Here is a short guide to start using Matlab on the HPC (High Performance Computer).

An up-to-date list of clusters can be found here:

Make sure you have a HPC account

Goto and upload your RSA key (it should be in ~/.ssh). See SSH key if you have no ssh RSA key.

Wait until you get a confirmation e-mail. (more info @

Check if you can login into the HPC

telin$ ssh {vsc_account_number}
hpc$ exit

replace with the {vsc_account_number} you have been appointed eg.

Transfer your Matlab code to the HPC

telin$ cd {your_matlab_dir}
telin$ scp * {vsc_account_number}

Compiled your Matlab-code

To compile on the HPC:

telin$ ssh {vsc_account_number}
hpc$ module load MATLAB/2012b
hpc$ mcc -m -R -nojvm -R -nodisplay -R -singleCompThread {matlab_file}

The -R -singleCompThread is used, because Matlab is behaving very poorly with multithreading. It can even slows down your simulation, so double check this parameter!

Make a job file

you can copy and paste starting from the ‘cat’-command:

hpc$ cat > <<EOF
#PBS -l nodes=1:ppn=1
#PBS -l vmem=4gb
#PBS -m abe

module load MATLAB/2018a

./run_{matlab_file}.sh $EBROOTMATLAB >& log.txt
sleep 300

hpc$ chmod 755

The jobfile descibes to use only 1 nodes and 1 core. With the vmem parameter you can specify the amount of virtual memory you want to reserve (in this case 4GB, if you don’t specify it, it goes to the maximum available). The output and error discriptors are merged into the file log.txt.

Testdrive in the head node of the HPC and check with top

hpc$ ./ & top

Kill it with by ‘k’ in top and your PID number, ‘q’ to quit top.

Launch your Matlab job to the compute queue

hpc$ qsub --job_time=11:44:00 -s ./ >
hpc$ cat

This code says: start the job in the short compute queue for 11:44 hours and stop it. You can put the maximum job_time to 71:44:00 and this will put your job in the long queue.

Check your compute queue

hpc$ qstat                # list; Q = queued, R = running 
hpc$ qstat -n             # list and show the node it is running, you can ssh to this node and check with top
hpc$ qdel {jobnumber}     # delete the job with the number you found with qstat
hpc$ qdel all             # delete all jobs

Switch cluster

When you login you can see a lot of HPC clusters. When you want to launch your jobs to another cluster, you can instruct it before launching the qsub command e.g. to swalot:

hpc$ module swap cluster/swalot
hpc$ pbsmon

pbsmon shows you the nodes and the individual job submissions.

To ssh into the compute node look at the node name with qstat -n, you then add the domain {clustername}.gent.vsc e.g. ssh

Some tips

  • tip 1: Check the URL: which clusters have free nodes!
  • tip 2: if you add sleep 300 at the end of the jobfile, you can still login 5 minutes and find out why Matlab crashed on the node itself!
  • tip 3: I noticed phanpy, golett and swalot are the fastest:
swalot: 2 x 10-core Intel E5-2660v3 (Haswell-EP @ 2.6 GHz)
phanpy and golett: 2 x 12-core Intel E5-2680v3 (Haswell-EP @ 2.5 GHz)
raichu and delcatty: 2 x 8-core Intel E5-2670 (Sandy Bridge @ 2.6 GHz)
  • tip 4: Disk usage is limited, check with the show_quota command how much you have left!

Shorten the runtime

If your job takes longer than 72 hours you will have to adapt you code to save your variables at regular intervals. In the beginning of your program you check if a saved output exists and then load the variables of the previously written simulation. This way you can extend the durations to several months if needed. e.g.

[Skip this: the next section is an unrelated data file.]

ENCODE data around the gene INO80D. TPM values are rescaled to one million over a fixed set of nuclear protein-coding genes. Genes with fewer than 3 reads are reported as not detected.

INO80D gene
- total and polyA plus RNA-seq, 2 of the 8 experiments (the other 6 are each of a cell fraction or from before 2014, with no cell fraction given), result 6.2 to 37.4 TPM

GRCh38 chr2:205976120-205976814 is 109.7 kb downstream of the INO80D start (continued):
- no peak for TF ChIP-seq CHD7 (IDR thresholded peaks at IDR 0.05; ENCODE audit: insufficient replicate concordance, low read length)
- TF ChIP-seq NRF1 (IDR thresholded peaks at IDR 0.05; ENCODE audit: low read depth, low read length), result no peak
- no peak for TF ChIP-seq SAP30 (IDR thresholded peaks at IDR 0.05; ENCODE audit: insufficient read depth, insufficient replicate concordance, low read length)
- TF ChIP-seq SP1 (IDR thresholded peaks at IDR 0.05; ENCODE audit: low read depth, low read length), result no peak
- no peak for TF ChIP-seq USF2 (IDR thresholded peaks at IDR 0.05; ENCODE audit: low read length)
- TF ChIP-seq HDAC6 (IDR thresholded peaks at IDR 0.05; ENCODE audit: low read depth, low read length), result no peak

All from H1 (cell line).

disp(' has ended, use "rm" to restart');

% the variable i was saved and reset to continue the calculations from where it was left off (+1)
for n=i:MAX

FileID = fopen('','w');

You will get an email when your simulation has ended, so you can restart it manually. You can however automate this restart. Our first code is to make the restart script ./restartsim in your home-directory and make it executable, the second pass is to activate the cron job.

hpc$ cat >restartsim <<EOF
jobs="" #you can have more than 1 job

. /etc/profile.d/
. /etc/profile.d/
module swap cluster/$cluster

for i in $jobs;do
qstat|grep -q "$i" 
[ $? -ne 0 ] && [ ! -f "$i-ended" ] && qsub $i #restart the job if not ended!

hpc$ chmod +x restartsim               #make it executable

The example will restart the job on the cluster swalot. The next is the code to check the simulation with a crontab every 15 minutes:

hpc$ crontab <<EOF
*/15 * * * * ./restartsim swalot >& cron-swalot.log

You can stop the restart by putting a hash sign (#) in the front with the nano editor:

hpc$ EDITOR=nano crontab -e

It should look like this then:

# */15 * * * * ./restartsim swalot >& cron-swalot.log

HPC checkpointing

A word about using HPC checkpointing: problems occur with the Matlab save command if you use checkpointing (csub command) after resuming from a first checkpoint: the save command will crash your Matlab simulation, clearing all checkpoints when it writes twice to the same file. This happens if your checkpoint returns your program back in time to a previously saved output. You can use the dlmwrite function instead, it writes out in ASCII text format, for example:


This writes out a 2d matrix with 16-digits after the comma. You can read it again with dlmread:


dlmwrite writes a 3d matrix as 2d, but appended horizontally, so you will have to use ranges in dlmread to read them back (see help dlmread).

More info @ &